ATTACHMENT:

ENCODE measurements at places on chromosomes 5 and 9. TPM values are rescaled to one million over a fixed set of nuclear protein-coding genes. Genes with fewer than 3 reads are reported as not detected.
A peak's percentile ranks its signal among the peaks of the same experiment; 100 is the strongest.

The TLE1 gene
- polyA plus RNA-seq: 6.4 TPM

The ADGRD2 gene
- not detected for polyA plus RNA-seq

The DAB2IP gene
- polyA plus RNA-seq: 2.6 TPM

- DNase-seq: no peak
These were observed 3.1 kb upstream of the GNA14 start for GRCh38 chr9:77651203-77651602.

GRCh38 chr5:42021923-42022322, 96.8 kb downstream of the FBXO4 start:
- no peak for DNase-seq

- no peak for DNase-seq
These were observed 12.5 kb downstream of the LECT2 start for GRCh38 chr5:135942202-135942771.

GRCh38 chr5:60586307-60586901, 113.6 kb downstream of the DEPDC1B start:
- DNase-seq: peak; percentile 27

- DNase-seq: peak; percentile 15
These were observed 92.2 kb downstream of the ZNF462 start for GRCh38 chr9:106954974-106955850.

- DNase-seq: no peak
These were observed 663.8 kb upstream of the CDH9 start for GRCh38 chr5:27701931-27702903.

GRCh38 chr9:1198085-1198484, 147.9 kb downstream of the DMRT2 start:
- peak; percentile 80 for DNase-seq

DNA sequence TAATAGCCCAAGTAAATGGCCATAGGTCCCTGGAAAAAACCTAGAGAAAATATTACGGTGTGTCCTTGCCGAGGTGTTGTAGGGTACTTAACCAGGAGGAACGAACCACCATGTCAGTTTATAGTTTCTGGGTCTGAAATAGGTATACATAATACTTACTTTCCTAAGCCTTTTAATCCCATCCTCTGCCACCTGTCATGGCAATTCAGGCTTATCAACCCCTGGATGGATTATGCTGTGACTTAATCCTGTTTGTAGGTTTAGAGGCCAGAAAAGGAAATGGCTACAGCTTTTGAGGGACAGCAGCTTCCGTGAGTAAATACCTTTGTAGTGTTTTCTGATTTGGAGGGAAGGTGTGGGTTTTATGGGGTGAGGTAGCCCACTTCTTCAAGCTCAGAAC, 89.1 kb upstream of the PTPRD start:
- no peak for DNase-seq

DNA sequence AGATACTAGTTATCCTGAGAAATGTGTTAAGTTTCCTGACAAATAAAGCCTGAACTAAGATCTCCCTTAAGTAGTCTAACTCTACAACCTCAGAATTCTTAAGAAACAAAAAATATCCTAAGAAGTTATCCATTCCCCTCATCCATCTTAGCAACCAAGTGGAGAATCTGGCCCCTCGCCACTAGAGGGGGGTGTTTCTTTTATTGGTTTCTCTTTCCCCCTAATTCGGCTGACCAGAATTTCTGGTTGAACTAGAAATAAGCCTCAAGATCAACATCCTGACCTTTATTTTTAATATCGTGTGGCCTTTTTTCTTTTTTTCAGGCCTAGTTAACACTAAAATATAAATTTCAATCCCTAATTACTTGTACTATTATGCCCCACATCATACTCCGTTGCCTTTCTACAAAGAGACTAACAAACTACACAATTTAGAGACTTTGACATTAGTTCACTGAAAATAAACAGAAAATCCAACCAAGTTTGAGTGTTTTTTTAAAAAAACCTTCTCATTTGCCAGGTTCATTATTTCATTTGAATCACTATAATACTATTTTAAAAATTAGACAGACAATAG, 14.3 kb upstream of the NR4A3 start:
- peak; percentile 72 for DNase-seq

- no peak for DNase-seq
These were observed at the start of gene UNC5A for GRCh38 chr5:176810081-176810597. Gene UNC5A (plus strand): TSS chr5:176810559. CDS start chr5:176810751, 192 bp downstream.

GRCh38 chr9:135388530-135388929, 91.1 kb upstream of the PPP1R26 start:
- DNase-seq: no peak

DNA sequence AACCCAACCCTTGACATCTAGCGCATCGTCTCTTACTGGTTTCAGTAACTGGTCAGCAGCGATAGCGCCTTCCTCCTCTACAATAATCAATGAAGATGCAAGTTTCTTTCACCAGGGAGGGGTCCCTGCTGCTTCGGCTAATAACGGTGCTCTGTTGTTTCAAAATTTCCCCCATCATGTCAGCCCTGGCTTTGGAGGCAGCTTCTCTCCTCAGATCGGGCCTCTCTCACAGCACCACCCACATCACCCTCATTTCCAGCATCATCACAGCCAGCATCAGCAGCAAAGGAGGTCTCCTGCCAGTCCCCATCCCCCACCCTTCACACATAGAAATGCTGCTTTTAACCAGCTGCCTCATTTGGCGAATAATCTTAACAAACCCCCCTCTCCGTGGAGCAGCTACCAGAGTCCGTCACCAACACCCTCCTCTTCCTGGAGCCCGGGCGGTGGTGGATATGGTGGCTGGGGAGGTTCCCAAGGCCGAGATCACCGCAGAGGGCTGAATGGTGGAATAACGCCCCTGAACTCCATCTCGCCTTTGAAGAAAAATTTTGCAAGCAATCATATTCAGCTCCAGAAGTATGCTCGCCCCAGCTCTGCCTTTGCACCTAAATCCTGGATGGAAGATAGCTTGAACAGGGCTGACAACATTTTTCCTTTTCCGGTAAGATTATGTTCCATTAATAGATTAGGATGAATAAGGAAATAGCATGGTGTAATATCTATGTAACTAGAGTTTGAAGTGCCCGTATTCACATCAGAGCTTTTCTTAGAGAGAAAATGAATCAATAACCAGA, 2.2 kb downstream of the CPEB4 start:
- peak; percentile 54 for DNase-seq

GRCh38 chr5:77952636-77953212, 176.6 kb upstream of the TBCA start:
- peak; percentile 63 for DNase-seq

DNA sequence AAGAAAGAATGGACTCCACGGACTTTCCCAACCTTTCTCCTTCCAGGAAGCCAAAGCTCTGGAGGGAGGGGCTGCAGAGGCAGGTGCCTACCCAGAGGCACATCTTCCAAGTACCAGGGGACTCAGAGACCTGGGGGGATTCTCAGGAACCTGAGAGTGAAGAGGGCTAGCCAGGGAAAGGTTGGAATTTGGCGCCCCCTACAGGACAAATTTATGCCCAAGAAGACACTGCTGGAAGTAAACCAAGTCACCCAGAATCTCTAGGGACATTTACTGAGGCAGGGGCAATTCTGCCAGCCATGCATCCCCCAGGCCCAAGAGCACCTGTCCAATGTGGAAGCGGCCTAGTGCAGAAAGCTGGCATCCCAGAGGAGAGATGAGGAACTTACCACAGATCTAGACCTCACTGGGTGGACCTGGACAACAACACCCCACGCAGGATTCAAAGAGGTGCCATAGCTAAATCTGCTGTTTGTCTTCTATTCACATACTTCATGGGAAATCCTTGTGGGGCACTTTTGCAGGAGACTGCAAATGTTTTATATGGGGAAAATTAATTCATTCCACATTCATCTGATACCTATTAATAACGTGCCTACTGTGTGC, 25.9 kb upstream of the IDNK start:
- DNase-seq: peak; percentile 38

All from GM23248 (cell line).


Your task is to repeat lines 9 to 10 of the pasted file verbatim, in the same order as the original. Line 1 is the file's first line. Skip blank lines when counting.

- DNase-seq: no peak
These were observed 3.1 kb upstream of the GNA14 start for GRCh38 chr9:77651203-77651602.